Semi-supervised Semantic Role Labeling for Brazilian Portuguese
Keywords:Brazilian Portuguese SRL, PropBank-br, Semantic Role Labeling, Semi-Supervised Learning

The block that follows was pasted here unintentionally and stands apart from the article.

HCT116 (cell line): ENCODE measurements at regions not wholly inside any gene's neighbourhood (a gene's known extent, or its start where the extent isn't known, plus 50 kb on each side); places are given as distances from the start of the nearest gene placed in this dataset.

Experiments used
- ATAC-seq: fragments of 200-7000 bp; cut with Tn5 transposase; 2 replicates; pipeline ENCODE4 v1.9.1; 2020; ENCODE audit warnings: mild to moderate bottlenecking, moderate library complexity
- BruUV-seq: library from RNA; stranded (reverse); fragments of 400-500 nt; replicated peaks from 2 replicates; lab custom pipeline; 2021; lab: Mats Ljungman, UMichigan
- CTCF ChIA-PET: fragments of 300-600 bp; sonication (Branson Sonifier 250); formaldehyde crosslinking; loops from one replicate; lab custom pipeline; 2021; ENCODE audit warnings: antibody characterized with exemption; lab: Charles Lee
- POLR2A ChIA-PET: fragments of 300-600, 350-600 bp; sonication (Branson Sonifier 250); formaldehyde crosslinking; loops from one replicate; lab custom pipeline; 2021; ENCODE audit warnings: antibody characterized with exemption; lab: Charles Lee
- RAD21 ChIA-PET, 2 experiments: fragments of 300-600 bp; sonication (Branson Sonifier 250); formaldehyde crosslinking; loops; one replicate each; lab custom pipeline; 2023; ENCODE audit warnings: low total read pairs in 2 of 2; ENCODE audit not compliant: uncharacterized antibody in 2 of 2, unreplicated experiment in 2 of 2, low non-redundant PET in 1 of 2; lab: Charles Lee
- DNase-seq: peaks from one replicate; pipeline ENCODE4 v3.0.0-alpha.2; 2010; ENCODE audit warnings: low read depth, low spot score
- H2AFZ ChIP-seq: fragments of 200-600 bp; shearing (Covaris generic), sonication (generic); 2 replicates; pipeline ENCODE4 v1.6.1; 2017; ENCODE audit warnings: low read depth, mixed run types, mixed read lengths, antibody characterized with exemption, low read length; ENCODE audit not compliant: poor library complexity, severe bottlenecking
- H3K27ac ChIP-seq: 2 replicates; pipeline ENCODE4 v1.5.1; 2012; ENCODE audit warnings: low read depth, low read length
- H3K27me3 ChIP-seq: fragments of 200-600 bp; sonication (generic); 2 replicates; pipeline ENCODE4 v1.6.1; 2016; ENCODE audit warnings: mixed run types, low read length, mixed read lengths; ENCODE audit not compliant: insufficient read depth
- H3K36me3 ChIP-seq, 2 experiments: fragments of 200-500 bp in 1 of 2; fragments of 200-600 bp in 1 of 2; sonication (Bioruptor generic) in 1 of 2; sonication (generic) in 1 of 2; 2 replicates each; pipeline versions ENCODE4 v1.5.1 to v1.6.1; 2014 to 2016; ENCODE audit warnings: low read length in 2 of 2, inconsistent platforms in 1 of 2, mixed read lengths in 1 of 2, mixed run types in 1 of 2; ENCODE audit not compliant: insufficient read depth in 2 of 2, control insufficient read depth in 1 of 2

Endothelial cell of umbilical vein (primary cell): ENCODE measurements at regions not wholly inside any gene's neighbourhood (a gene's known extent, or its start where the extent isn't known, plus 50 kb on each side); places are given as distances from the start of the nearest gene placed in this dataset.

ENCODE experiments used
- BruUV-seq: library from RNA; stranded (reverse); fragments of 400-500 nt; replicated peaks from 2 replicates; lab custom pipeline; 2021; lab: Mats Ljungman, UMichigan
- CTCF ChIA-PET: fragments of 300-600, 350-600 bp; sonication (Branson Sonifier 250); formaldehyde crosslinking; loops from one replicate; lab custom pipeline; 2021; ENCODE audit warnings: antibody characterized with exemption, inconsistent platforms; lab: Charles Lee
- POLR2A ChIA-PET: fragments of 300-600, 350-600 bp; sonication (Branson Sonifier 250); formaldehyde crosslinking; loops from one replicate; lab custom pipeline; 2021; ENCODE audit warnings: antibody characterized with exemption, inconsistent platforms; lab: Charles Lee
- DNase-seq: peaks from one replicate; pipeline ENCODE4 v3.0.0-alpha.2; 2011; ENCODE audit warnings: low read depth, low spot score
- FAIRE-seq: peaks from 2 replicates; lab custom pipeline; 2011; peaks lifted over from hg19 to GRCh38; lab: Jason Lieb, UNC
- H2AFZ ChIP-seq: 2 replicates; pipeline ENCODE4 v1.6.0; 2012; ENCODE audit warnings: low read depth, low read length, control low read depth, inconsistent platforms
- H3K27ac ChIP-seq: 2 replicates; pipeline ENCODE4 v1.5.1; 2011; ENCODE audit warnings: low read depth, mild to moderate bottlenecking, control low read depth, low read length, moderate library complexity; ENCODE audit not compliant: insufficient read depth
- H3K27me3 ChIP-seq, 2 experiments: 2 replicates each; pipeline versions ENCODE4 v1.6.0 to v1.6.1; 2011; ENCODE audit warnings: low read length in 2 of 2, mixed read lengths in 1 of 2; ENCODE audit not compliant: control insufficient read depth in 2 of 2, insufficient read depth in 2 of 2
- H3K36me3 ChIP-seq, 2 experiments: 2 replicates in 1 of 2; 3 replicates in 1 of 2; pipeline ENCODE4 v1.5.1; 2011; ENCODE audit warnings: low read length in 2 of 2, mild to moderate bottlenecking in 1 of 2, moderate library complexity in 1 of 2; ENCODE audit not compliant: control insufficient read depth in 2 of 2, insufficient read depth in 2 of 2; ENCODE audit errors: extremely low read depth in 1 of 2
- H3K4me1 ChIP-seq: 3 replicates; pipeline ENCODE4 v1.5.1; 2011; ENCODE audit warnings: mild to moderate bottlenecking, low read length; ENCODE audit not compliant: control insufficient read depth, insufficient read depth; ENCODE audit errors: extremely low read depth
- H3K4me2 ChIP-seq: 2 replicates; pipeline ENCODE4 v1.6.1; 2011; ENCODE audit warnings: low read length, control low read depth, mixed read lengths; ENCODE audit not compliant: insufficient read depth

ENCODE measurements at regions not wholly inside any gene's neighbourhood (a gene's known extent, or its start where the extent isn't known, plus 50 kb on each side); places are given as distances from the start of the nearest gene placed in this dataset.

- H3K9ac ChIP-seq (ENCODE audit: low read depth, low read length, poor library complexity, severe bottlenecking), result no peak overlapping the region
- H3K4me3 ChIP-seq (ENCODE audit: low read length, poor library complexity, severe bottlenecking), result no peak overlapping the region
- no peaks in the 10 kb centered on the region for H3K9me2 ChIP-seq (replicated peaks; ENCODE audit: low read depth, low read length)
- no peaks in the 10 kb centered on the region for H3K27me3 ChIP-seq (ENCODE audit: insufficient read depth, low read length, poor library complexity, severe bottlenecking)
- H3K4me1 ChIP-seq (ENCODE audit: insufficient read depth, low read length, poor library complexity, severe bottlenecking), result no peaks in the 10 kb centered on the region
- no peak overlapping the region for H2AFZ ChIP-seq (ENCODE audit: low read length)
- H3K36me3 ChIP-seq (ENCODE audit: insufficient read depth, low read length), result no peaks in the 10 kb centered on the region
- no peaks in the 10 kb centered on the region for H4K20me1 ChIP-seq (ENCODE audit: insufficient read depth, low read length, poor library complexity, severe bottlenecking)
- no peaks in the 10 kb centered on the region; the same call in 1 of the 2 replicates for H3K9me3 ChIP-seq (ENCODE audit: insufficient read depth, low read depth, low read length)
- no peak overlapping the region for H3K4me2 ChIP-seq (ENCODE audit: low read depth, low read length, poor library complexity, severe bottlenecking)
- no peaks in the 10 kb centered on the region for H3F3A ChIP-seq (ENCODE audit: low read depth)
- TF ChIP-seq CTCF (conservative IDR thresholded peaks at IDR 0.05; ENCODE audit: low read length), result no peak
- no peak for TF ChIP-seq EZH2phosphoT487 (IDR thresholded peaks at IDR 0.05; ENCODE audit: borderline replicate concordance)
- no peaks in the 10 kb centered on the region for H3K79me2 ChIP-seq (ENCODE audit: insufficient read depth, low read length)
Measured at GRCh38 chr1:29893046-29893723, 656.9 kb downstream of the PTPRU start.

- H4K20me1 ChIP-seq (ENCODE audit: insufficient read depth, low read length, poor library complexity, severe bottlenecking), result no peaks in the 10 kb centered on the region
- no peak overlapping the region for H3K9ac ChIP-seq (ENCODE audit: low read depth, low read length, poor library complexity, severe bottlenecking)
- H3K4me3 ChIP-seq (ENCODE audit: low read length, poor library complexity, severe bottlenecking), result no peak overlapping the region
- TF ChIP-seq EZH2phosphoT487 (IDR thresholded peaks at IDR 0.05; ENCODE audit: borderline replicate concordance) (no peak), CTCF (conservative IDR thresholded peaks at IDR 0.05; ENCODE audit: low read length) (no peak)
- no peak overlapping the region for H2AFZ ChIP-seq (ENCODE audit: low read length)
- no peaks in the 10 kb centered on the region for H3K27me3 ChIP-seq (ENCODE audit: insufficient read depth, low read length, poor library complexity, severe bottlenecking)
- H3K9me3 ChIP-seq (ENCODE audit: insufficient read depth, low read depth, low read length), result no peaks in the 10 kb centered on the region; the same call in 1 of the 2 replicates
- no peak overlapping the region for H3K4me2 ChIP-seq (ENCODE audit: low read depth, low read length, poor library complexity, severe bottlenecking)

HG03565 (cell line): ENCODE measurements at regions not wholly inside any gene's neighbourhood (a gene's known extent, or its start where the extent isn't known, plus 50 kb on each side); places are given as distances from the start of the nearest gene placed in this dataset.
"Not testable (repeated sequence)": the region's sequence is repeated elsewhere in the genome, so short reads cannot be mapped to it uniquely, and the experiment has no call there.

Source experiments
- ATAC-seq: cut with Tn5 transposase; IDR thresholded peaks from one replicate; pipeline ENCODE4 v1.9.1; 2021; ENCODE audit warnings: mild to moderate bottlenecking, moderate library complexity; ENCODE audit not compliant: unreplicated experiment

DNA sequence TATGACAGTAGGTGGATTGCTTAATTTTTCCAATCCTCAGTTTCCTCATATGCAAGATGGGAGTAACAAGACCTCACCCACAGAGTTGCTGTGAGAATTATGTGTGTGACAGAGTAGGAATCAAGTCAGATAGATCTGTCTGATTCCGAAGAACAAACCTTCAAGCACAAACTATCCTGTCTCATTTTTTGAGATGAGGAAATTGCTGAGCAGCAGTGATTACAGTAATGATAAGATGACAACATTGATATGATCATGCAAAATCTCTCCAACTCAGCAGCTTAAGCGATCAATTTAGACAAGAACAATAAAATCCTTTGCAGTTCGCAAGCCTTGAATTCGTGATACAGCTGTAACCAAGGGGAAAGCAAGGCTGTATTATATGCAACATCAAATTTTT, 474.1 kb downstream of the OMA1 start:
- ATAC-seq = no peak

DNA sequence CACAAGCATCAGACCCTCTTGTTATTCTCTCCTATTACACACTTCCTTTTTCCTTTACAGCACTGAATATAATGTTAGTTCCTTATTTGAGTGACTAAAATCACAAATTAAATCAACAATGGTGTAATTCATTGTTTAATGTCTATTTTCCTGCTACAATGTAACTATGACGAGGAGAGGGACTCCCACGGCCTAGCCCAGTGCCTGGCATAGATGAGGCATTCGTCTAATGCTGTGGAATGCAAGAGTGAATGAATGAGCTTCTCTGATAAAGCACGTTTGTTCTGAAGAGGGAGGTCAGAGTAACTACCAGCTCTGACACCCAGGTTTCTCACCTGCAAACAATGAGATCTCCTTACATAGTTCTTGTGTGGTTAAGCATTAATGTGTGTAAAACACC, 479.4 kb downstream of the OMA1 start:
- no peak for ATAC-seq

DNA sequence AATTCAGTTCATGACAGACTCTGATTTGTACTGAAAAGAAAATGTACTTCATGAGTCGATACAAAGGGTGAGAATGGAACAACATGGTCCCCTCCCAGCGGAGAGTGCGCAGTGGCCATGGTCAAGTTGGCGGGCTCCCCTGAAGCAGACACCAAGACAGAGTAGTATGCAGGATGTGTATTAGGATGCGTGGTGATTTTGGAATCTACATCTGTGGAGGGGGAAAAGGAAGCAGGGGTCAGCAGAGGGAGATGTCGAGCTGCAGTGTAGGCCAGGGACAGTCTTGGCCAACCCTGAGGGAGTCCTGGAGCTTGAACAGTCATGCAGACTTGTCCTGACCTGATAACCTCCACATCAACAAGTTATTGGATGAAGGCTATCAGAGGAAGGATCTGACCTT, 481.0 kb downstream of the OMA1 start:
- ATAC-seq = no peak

Semantic Role Labeling (SRL) is a natural language processing task that detects the arguments of predicates (usually verbs) and their semantic roles. Such roles characterize semantic relationships between an event and its participants, as who did what to whom, where, when and how, which is very useful to improve a wide range of tasks, such as information extraction and plagiarism dectection to name a few. Commonly, a supervised classifier is trained over large English annotated resources in order to perform the prediction of unlabeled sentences. However, most part of non-English languages suffers from scarcity of annotated data, as the labeling process is expensive, time consuming and requires the efforts of human annotators. Although such limitation makes harder the training of supervised methods for those languages, it indicates an appropriate scenario to apply semi-supervised learning (SSL) methods, which are able to learn not only from labeled data, but also from the unlabeled ones. In this article, we investigate SSL methods in the classification of semantic roles for the Brazilian Portuguese, a relatively resource-poor language. Specifically, a representative set of SSL methods based on low density separation, graphs and self-training are considered. Experiments on the PropBank-br, a Brazilian Portuguese corpus built with text from Brazilian newspapers, were performed varying the number of labeled arguments. Additionaly, the SSL methods were compared against state-of-the-art SRL methods. The results demonstrated that self-training heuristic outperforms other SSL and supervised methods, even when the latter are trained on a high number of labeled arguments.